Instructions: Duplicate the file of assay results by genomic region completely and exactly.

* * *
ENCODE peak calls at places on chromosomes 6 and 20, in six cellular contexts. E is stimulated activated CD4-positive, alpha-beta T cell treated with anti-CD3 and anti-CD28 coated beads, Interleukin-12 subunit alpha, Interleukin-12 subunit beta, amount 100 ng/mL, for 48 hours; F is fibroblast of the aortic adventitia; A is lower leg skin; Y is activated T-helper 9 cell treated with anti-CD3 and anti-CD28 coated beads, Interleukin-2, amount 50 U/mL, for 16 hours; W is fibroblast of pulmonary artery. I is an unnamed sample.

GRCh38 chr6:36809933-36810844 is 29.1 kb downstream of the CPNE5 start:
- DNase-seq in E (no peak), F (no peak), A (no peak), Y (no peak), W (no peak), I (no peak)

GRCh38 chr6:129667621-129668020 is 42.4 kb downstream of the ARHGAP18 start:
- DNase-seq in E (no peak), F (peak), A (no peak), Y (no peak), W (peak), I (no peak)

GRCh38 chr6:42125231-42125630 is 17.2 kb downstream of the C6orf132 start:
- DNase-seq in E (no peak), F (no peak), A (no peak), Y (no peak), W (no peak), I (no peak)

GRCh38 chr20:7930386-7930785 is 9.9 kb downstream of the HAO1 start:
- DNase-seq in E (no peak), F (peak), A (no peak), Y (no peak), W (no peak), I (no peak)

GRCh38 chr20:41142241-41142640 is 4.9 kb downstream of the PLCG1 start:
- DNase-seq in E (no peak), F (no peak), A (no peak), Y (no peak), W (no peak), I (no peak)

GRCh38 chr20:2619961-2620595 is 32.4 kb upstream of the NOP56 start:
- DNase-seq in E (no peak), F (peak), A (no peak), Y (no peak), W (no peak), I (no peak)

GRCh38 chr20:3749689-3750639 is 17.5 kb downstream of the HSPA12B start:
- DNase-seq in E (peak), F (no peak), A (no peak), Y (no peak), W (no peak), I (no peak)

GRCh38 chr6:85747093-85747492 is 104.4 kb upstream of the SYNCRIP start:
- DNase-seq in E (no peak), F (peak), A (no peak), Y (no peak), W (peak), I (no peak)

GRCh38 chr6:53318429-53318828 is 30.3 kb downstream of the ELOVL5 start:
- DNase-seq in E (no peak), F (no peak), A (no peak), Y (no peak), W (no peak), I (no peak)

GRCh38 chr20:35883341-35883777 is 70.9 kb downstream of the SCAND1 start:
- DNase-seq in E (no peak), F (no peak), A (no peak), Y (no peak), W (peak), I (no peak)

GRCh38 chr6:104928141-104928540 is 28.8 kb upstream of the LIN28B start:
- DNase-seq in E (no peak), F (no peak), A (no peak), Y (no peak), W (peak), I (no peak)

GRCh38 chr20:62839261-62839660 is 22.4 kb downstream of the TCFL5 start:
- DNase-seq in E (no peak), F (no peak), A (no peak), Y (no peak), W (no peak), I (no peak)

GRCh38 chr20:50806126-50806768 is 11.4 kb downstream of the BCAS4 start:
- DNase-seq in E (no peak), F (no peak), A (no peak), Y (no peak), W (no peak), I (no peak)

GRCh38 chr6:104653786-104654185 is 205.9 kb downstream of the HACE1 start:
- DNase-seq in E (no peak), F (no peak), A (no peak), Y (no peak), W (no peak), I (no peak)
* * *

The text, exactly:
ENCODE peak calls at places on chromosomes 6 and 20, in six cellular contexts. E is stimulated activated CD4-positive, alpha-beta T cell treated with anti-CD3 and anti-CD28 coated beads, Interleukin-12 subunit alpha, Interleukin-12 subunit beta, amount 100 ng/mL, for 48 hours; F is fibroblast of the aortic adventitia; A is lower leg skin; Y is activated T-helper 9 cell treated with anti-CD3 and anti-CD28 coated beads, Interleukin-2, amount 50 U/mL, for 16 hours; W is fibroblast of pulmonary artery. I is an unnamed sample.

GRCh38 chr6:36809933-36810844 is 29.1 kb downstream of the CPNE5 start:
- DNase-seq in E (no peak), F (no peak), A (no peak), Y (no peak), W (no peak), I (no peak)

GRCh38 chr6:129667621-129668020 is 42.4 kb downstream of the ARHGAP18 start:
- DNase-seq in E (no peak), F (peak), A (no peak), Y (no peak), W (peak), I (no peak)

GRCh38 chr6:42125231-42125630 is 17.2 kb downstream of the C6orf132 start:
- DNase-seq in E (no peak), F (no peak), A (no peak), Y (no peak), W (no peak), I (no peak)

GRCh38 chr20:7930386-7930785 is 9.9 kb downstream of the HAO1 start:
- DNase-seq in E (no peak), F (peak), A (no peak), Y (no peak), W (no peak), I (no peak)

GRCh38 chr20:41142241-41142640 is 4.9 kb downstream of the PLCG1 start:
- DNase-seq in E (no peak), F (no peak), A (no peak), Y (no peak), W (no peak), I (no peak)

GRCh38 chr20:2619961-2620595 is 32.4 kb upstream of the NOP56 start:
- DNase-seq in E (no peak), F (peak), A (no peak), Y (no peak), W (no peak), I (no peak)

GRCh38 chr20:3749689-3750639 is 17.5 kb downstream of the HSPA12B start:
- DNase-seq in E (peak), F (no peak), A (no peak), Y (no peak), W (no peak), I (no peak)

GRCh38 chr6:85747093-85747492 is 104.4 kb upstream of the SYNCRIP start:
- DNase-seq in E (no peak), F (peak), A (no peak), Y (no peak), W (peak), I (no peak)

GRCh38 chr6:53318429-53318828 is 30.3 kb downstream of the ELOVL5 start:
- DNase-seq in E (no peak), F (no peak), A (no peak), Y (no peak), W (no peak), I (no peak)

GRCh38 chr20:35883341-35883777 is 70.9 kb downstream of the SCAND1 start:
- DNase-seq in E (no peak), F (no peak), A (no peak), Y (no peak), W (peak), I (no peak)

GRCh38 chr6:104928141-104928540 is 28.8 kb upstream of the LIN28B start:
- DNase-seq in E (no peak), F (no peak), A (no peak), Y (no peak), W (peak), I (no peak)

GRCh38 chr20:62839261-62839660 is 22.4 kb downstream of the TCFL5 start:
- DNase-seq in E (no peak), F (no peak), A (no peak), Y (no peak), W (no peak), I (no peak)

GRCh38 chr20:50806126-50806768 is 11.4 kb downstream of the BCAS4 start:
- DNase-seq in E (no peak), F (no peak), A (no peak), Y (no peak), W (no peak), I (no peak)

GRCh38 chr6:104653786-104654185 is 205.9 kb downstream of the HACE1 start:
- DNase-seq in E (no peak), F (no peak), A (no peak), Y (no peak), W (no peak), I (no peak)